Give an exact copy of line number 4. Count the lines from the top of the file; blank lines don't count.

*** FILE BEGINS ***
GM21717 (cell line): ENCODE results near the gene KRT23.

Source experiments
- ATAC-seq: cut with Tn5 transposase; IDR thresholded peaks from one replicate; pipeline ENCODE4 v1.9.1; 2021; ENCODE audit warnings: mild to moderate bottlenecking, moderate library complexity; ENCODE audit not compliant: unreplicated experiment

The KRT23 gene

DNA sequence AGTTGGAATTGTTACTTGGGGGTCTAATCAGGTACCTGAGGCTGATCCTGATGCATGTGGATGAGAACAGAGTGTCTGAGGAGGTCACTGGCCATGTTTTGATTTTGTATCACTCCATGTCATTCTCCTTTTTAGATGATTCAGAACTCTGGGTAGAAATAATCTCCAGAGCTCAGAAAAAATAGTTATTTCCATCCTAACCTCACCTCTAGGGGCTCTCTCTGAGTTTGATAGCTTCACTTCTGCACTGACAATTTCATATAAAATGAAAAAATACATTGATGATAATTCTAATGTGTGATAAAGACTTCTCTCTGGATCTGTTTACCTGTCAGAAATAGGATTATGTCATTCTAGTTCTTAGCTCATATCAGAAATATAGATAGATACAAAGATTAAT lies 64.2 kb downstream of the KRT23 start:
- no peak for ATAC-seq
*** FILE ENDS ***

The KRT23 gene